It only took one visit for us to approach the owners about the possibility of renting long term. By the end of February 2019, we had left Toronto behind for our new home town, population 9,000.
Happiness is waking up surrounded by nature
Our first night, I woke up at 4 a.m. needing the bathroom. It was cold and dark, and reality hit — there would be no stumbling down the hall to use the washroom. I had to get dressed, put on a headlamp and walk through the snow (remember, it was winter) to reach the outhouse. That frigid toilet seat was quite an introduction to the new challenges that would await us.
Our biggest challenges so far have been electricity demands and water supply. We need to beef up our solar panel system, but we’re divided on if we want to invest that money now or wait until when (or if) we purchase our own off-grid property. Working from home and running two laptops has demands we aren’t always able to meet, so we rely on the library when we have stretches of cloudy days.
Now that we can’t just turn on a tap and expect water to magically appear, we are working on being more aware of our water consumption. Cooking, dishwashing and hygiene consumes between 15 and 20 litres a day for the two of us and a dog. We recycle our gray water for the vegetable garden.
We thought we were clever moving in the winter, thinking we’d face the worst right away. We were wrong. Spring brings bugs — the dog and I have already had a tick apiece, and you can’t go to the outhouse without earning a few bites. As summer approaches, we’re coming to grips with the fact that a cooler will no longer suffice to keep our food fresh, meaning we may have to invest in a better solar panel system sooner than we thought or go without refrigeration completely.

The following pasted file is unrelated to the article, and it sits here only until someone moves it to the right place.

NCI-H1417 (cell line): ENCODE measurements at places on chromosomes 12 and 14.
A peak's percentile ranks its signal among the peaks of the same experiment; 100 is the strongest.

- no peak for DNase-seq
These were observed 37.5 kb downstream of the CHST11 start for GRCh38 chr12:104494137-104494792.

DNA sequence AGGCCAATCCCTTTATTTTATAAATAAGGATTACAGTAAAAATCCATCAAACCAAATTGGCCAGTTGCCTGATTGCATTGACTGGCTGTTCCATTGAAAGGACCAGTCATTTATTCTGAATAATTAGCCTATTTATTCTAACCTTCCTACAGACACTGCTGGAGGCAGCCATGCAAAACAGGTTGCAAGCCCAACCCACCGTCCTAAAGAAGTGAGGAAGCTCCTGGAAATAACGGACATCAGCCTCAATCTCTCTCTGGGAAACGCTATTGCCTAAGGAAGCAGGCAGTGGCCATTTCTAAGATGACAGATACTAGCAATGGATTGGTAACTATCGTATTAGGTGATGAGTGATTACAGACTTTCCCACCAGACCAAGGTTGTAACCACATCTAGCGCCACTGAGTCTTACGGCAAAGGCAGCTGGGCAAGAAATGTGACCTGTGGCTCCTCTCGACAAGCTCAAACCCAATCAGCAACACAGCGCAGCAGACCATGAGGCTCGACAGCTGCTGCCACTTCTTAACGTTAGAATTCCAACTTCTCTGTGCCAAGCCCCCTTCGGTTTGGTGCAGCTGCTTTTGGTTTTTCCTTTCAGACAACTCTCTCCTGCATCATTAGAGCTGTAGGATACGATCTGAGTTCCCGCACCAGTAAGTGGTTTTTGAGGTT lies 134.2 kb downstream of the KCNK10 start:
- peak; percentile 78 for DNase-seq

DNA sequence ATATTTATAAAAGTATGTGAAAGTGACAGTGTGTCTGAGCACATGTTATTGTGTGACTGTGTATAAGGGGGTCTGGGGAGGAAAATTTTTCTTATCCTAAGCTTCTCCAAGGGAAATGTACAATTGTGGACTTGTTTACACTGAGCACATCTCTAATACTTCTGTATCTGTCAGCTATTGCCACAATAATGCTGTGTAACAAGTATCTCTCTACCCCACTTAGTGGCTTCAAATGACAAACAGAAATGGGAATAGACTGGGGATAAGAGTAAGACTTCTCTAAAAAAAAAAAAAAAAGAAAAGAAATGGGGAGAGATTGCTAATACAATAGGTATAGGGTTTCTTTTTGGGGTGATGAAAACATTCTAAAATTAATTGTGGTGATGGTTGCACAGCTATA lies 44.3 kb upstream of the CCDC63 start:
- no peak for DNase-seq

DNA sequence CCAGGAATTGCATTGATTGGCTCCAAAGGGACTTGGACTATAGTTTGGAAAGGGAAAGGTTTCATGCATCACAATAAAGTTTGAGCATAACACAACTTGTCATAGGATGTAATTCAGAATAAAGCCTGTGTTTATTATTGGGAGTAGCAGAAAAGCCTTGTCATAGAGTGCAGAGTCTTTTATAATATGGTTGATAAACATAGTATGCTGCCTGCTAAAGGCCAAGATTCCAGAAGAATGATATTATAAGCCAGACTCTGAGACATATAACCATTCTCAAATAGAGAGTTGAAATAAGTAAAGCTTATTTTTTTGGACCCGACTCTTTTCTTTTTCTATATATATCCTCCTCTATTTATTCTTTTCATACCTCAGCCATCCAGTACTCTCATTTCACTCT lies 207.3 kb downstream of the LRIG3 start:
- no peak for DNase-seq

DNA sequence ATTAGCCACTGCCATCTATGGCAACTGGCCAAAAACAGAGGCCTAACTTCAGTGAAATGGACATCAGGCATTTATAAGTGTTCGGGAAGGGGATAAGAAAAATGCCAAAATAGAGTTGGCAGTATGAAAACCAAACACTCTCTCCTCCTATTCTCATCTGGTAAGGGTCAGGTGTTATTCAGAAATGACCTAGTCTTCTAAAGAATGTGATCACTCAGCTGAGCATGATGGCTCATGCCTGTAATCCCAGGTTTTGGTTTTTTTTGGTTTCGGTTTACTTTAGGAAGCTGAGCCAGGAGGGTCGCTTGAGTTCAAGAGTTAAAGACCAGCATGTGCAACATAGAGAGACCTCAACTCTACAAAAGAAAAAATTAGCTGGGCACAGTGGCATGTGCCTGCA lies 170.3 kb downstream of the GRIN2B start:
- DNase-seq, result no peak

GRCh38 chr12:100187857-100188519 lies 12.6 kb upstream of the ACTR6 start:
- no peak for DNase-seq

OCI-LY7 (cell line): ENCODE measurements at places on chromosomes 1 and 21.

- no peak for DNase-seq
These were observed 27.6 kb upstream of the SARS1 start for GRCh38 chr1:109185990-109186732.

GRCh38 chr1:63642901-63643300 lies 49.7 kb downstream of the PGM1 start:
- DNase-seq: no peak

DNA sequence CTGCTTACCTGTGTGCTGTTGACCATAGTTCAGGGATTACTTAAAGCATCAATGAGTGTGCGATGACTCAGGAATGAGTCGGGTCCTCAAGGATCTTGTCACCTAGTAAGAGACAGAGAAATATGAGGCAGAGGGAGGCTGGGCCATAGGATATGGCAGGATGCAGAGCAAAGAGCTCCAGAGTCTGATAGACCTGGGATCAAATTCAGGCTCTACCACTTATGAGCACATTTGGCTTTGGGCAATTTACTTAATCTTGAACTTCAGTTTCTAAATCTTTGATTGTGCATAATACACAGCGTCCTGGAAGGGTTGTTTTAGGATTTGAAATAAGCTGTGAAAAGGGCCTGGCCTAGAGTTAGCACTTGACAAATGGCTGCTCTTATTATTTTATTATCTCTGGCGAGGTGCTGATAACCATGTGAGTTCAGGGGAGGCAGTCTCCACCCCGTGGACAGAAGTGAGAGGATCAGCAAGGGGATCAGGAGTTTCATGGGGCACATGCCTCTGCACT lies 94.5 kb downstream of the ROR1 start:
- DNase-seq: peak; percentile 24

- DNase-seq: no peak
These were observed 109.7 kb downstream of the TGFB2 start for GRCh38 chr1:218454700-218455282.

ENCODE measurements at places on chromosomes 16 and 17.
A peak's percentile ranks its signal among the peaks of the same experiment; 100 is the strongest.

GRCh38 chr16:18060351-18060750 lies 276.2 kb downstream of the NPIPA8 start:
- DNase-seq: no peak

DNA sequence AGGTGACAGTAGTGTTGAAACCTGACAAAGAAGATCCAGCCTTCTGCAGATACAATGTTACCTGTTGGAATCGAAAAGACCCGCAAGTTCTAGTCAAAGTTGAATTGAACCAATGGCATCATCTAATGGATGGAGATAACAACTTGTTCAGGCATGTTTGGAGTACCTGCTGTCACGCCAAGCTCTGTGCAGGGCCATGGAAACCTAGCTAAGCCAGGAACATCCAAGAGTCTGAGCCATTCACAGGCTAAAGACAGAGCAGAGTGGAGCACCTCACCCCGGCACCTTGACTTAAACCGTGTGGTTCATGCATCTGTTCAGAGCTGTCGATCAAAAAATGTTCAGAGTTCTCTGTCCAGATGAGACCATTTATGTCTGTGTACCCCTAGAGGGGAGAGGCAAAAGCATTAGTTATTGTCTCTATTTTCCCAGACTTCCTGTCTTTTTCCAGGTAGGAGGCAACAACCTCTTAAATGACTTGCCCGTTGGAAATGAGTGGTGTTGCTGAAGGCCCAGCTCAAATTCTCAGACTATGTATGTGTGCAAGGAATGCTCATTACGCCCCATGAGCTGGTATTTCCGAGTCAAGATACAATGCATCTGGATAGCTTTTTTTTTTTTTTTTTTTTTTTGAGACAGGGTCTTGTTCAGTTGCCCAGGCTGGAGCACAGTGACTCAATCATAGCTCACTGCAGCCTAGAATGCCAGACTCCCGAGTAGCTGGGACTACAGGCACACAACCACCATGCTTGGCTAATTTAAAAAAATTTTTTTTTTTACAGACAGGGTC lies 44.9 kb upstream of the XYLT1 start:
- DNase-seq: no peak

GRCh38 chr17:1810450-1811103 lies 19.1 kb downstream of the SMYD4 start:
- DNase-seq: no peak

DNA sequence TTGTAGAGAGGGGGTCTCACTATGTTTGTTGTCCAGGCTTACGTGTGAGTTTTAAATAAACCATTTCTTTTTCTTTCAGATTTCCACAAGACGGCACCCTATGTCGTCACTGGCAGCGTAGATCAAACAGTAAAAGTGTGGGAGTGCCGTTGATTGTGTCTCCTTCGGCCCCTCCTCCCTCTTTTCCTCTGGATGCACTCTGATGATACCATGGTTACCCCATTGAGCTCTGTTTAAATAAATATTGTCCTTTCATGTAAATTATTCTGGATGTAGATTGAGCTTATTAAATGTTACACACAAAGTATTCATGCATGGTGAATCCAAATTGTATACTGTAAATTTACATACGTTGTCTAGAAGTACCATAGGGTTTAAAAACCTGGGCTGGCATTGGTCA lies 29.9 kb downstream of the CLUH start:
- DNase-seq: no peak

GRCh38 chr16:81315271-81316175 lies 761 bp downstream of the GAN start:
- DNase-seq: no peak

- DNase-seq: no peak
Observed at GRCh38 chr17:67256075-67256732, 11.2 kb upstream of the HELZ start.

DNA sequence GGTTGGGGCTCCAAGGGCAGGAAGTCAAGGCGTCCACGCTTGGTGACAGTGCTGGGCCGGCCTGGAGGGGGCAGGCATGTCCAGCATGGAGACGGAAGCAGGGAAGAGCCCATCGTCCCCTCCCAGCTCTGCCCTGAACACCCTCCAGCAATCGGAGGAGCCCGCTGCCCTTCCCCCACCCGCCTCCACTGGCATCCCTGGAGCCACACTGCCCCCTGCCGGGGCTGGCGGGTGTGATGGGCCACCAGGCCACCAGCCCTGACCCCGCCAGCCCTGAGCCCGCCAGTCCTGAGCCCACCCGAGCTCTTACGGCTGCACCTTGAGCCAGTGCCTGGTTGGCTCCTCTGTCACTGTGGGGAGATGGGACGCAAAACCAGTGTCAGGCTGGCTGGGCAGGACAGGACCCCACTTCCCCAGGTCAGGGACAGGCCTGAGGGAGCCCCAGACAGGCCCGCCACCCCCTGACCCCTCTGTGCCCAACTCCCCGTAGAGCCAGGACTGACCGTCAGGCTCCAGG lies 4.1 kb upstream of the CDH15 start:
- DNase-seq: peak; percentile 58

These inconveniences seem small when we wake up every morning surrounded by nature. Our days start when the sun rises and we wind down when the sun goes down. Our new community is welcoming and we’ve already developed relationships at the bakery, grocery store and library. No longer do we feel the oppressive crunch of city life.
The simpler aspects of life have also been beneficial to our mental health. There are no more panic attacks. Our dog is happier. My husband, whose insomnia made it difficult to sleep, now slumbers through the night. We’re forced to practice mindfulness daily, to be aware of the decisions we make and the consequences of our actions like using water. Living in a small space, everything we own has purpose and a place, and that organization simplifies our lives.
Overall, we feel less chaos and clutter in our lives and minds.
How long we stay at the cabin is to be determined. Our dream is to find the perfect piece of land and build our own off-grid home — something to call our own, a modest dwelling where we can grow old in comfort and nature, and feel a sense of community in our small town. For now, we’ll squirrel away any savings we can and call this Phase One of our off-grid life. It’s an experiment to prove to ourselves that we can, and so far we are thriving.